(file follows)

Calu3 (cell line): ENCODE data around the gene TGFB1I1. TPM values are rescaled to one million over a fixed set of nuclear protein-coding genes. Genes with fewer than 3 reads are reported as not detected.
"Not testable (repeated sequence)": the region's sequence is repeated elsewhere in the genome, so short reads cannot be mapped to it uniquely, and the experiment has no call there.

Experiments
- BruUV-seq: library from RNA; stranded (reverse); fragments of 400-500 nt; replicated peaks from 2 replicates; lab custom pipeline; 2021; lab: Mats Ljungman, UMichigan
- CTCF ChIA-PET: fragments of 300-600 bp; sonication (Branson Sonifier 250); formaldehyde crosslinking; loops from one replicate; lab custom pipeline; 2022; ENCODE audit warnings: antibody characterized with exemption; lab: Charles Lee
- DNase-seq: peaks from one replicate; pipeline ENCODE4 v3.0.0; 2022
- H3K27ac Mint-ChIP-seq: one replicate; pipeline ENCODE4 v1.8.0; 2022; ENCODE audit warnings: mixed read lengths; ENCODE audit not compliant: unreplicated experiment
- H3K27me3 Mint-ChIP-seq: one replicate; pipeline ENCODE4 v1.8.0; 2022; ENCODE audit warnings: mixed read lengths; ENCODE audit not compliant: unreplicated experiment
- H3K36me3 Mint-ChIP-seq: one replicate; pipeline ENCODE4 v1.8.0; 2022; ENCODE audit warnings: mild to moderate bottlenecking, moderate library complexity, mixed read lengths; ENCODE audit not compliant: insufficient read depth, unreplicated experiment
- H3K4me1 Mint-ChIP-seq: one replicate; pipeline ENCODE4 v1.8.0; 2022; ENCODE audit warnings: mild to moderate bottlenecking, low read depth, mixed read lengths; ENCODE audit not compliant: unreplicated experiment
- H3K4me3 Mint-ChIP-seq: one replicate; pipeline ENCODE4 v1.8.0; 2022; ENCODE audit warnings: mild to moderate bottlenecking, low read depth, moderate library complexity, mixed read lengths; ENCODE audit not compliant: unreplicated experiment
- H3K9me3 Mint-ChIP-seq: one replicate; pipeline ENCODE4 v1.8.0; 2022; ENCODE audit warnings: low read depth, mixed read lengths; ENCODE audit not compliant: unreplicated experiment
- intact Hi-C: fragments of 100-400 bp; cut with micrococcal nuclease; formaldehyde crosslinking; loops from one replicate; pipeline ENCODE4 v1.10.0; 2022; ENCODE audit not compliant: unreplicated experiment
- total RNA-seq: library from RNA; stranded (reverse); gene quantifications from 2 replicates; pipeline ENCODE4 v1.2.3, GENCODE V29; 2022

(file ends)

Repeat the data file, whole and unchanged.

Calu3 (cell line): ENCODE data around the gene TGFB1I1. TPM values are rescaled to one million over a fixed set of nuclear protein-coding genes. Genes with fewer than 3 reads are reported as not detected.
"Not testable (repeated sequence)": the region's sequence is repeated elsewhere in the genome, so short reads cannot be mapped to it uniquely, and the experiment has no call there.

Experiments
- BruUV-seq: library from RNA; stranded (reverse); fragments of 400-500 nt; replicated peaks from 2 replicates; lab custom pipeline; 2021; lab: Mats Ljungman, UMichigan
- CTCF ChIA-PET: fragments of 300-600 bp; sonication (Branson Sonifier 250); formaldehyde crosslinking; loops from one replicate; lab custom pipeline; 2022; ENCODE audit warnings: antibody characterized with exemption; lab: Charles Lee
- DNase-seq: peaks from one replicate; pipeline ENCODE4 v3.0.0; 2022
- H3K27ac Mint-ChIP-seq: one replicate; pipeline ENCODE4 v1.8.0; 2022; ENCODE audit warnings: mixed read lengths; ENCODE audit not compliant: unreplicated experiment
- H3K27me3 Mint-ChIP-seq: one replicate; pipeline ENCODE4 v1.8.0; 2022; ENCODE audit warnings: mixed read lengths; ENCODE audit not compliant: unreplicated experiment
- H3K36me3 Mint-ChIP-seq: one replicate; pipeline ENCODE4 v1.8.0; 2022; ENCODE audit warnings: mild to moderate bottlenecking, moderate library complexity, mixed read lengths; ENCODE audit not compliant: insufficient read depth, unreplicated experiment
- H3K4me1 Mint-ChIP-seq: one replicate; pipeline ENCODE4 v1.8.0; 2022; ENCODE audit warnings: mild to moderate bottlenecking, low read depth, mixed read lengths; ENCODE audit not compliant: unreplicated experiment
- H3K4me3 Mint-ChIP-seq: one replicate; pipeline ENCODE4 v1.8.0; 2022; ENCODE audit warnings: mild to moderate bottlenecking, low read depth, moderate library complexity, mixed read lengths; ENCODE audit not compliant: unreplicated experiment
- H3K9me3 Mint-ChIP-seq: one replicate; pipeline ENCODE4 v1.8.0; 2022; ENCODE audit warnings: low read depth, mixed read lengths; ENCODE audit not compliant: unreplicated experiment
- intact Hi-C: fragments of 100-400 bp; cut with micrococcal nuclease; formaldehyde crosslinking; loops from one replicate; pipeline ENCODE4 v1.10.0; 2022; ENCODE audit not compliant: unreplicated experiment
- total RNA-seq: library from RNA; stranded (reverse); gene quantifications from 2 replicates; pipeline ENCODE4 v1.2.3, GENCODE V29; 2022